As the characters Kramer and Newman from the seminal 1990s sitcom “Seinfeld” can attest, the state of Michigan’s 10-cent deposit on pop and beer bottles possesses mythic stature throughout the United States. The 1976 law made Michigan a national leader in bottle recycling, a trend which continues today; according to the Virginia-based Container Recycling Institute, 95 percent of bottles and cans with deposits in Michigan are redeemed and recycled. However, the state Legislature and Gov. Jennifer Granholm must not rest on their laurels in this field. It is time for Lansing to expand the deposit law to include bottled juices, water and iced teas.
Every year, countless bottles and cans not covered by the deposit law become litter or end up in landfills. Michigan residents cannot afford to waste the potential that recycling these containers holds for resource conservation. Under the current system, we are mortgaging our future by allowing used juice, water and tea bottles to go to waste. Adding them to the deposit law is a great way to spur Michiganders into recycling them.
The state Senate recently began the initial steps needed to go in this direction. Majority Leader Ken Sikkema (R-Wyoming) has appointed a Senate task force to explore such an expansion. The task force will hold at least eight public hearings throughout the state, and plans to release its recommendations in September. While Sikkema should be rightfully hailed for both taking the initiative on this project as well as illustrating that environmentalism should be a bipartisan area of concern in Lansing, it is important that the task force be the starting point, not the graveyard, for this proposal. While statewide hearings make for good media coverage, ultimately it is legislation that actually turns ideas into law. With stiff opposition to any deposit expansion emanating from the Michigan Grocers Association, it is important that the end goal of the task force not be changed or forgotten and that the state House begin action on this topic as well.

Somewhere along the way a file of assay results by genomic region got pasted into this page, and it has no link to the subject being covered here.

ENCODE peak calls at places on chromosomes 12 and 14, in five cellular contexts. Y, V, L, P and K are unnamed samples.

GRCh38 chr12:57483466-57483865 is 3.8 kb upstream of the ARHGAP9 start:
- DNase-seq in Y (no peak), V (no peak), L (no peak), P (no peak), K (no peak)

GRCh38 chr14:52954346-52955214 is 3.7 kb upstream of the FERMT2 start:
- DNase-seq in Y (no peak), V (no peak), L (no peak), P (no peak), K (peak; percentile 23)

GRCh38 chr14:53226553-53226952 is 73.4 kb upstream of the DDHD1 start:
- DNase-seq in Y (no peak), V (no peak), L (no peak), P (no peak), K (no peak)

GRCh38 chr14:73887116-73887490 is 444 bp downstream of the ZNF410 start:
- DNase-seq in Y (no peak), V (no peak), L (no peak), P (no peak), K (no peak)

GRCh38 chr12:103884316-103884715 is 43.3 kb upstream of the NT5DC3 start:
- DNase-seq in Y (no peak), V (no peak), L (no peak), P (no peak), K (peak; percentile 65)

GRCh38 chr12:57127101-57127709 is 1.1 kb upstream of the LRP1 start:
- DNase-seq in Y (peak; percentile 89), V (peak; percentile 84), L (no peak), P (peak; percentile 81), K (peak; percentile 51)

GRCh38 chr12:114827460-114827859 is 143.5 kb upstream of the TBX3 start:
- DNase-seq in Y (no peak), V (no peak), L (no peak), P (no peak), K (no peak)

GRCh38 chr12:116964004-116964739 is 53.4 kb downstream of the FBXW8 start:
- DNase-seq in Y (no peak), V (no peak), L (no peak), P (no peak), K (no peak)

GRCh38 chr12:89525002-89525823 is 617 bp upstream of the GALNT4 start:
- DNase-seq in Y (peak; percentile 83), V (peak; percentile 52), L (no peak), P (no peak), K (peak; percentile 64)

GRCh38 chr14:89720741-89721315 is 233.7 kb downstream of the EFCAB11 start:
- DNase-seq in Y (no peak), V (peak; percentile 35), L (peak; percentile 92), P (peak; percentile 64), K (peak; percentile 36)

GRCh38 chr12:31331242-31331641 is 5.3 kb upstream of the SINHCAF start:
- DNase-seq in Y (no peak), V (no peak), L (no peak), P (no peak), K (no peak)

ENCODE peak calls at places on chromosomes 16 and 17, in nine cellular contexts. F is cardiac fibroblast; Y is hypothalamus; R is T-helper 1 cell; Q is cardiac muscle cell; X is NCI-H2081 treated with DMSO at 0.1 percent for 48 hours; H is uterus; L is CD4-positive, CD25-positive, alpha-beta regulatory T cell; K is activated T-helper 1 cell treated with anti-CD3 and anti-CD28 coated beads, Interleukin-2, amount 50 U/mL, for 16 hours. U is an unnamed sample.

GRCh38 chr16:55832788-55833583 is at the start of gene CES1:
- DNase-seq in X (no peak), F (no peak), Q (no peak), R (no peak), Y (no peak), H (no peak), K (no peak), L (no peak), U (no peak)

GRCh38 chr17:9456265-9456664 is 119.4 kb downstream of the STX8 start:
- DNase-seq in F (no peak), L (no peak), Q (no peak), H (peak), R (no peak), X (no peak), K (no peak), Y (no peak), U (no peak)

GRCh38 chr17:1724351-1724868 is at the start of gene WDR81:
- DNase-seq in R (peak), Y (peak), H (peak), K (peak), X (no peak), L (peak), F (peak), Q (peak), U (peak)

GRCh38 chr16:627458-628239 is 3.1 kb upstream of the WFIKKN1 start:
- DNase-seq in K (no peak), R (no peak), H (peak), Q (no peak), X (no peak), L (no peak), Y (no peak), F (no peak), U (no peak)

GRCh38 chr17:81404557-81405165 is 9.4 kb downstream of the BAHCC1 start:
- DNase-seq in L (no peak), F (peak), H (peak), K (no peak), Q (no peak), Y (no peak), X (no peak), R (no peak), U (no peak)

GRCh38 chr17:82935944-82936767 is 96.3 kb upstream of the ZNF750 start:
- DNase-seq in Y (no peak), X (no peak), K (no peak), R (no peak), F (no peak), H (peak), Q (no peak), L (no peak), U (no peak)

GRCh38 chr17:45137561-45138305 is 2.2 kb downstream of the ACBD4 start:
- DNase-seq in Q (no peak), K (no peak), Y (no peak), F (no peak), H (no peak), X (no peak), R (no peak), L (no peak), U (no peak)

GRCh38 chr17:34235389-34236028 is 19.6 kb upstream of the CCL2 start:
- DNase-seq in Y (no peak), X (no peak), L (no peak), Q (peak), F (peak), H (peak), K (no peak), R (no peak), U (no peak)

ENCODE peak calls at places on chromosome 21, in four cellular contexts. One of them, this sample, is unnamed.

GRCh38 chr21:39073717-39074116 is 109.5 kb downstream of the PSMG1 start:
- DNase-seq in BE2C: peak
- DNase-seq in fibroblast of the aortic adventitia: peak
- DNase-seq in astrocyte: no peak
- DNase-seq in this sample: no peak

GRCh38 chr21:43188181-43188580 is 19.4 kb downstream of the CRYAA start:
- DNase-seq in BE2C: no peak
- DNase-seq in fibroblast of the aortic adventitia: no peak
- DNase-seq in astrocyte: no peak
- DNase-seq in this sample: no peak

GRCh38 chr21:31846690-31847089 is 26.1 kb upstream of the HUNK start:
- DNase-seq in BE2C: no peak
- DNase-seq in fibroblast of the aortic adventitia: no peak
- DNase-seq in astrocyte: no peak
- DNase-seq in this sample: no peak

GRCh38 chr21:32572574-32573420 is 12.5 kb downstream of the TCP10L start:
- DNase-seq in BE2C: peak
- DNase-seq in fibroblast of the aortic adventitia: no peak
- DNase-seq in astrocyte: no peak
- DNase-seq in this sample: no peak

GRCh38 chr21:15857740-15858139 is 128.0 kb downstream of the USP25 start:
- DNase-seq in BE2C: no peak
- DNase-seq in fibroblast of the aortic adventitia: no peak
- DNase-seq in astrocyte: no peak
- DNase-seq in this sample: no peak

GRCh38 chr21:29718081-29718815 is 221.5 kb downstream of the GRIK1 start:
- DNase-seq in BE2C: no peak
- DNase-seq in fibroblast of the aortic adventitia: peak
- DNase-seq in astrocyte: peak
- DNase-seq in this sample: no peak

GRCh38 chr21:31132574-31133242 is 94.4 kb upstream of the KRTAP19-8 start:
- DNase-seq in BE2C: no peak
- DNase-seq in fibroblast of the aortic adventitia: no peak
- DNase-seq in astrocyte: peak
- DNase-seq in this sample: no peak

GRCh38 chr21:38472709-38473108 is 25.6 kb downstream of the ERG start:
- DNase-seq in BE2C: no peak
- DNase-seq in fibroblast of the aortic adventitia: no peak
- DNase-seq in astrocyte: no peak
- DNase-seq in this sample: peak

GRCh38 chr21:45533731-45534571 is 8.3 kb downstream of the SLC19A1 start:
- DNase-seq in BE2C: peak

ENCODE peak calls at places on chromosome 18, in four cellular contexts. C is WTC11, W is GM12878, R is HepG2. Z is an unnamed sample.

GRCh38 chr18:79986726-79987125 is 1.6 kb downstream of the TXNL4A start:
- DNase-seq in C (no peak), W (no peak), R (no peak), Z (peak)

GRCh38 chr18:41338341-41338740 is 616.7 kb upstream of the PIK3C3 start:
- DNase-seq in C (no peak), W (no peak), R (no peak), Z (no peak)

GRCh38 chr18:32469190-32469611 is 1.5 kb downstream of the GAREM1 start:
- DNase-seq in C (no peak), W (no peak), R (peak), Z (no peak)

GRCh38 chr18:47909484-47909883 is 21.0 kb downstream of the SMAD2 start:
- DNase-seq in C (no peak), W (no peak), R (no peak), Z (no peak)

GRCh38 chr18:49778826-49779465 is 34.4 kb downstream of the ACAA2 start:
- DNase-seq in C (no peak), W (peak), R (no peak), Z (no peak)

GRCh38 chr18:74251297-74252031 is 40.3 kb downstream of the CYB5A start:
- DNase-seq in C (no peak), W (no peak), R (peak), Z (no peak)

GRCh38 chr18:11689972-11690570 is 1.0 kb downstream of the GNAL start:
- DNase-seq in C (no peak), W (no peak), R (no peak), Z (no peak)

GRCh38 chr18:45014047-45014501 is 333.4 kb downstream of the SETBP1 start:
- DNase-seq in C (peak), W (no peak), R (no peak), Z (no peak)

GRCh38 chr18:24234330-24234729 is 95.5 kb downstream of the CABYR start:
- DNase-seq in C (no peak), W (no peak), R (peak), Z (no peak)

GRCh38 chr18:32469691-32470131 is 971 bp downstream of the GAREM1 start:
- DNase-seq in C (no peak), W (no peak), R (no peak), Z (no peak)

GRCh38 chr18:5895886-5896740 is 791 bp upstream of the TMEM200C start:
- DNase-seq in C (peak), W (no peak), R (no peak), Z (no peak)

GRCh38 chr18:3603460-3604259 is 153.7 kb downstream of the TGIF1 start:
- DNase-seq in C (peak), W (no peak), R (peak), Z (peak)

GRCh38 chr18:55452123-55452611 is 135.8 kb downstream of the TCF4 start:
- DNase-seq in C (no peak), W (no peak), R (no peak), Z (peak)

The task force also provides an opportunity to reexamine Michigan’s overall recycling program. While the state is a leader in bottle recycling, it has faltered when it comes to other materials; it is estimated the state has an overall recycling rate of 20 to 25 percent – a level below that of many states. During her campaign for election, Granholm pledged to push Michigans recycling rate up to 40 percent. Additional curbside programs and incentives for commercial interests can all boost the rate and should all be considered.
It has been 26 years since a significant addition to Michigan’s bottle-recycling regimen has been made. Expanding the current system to include containers of all types of beverages holds great potential and can yield tremendous dividends in the areas of waste reduction, natural resource preservation and, especially, convincing people to recycle. Just ask “Seinfeld” fans.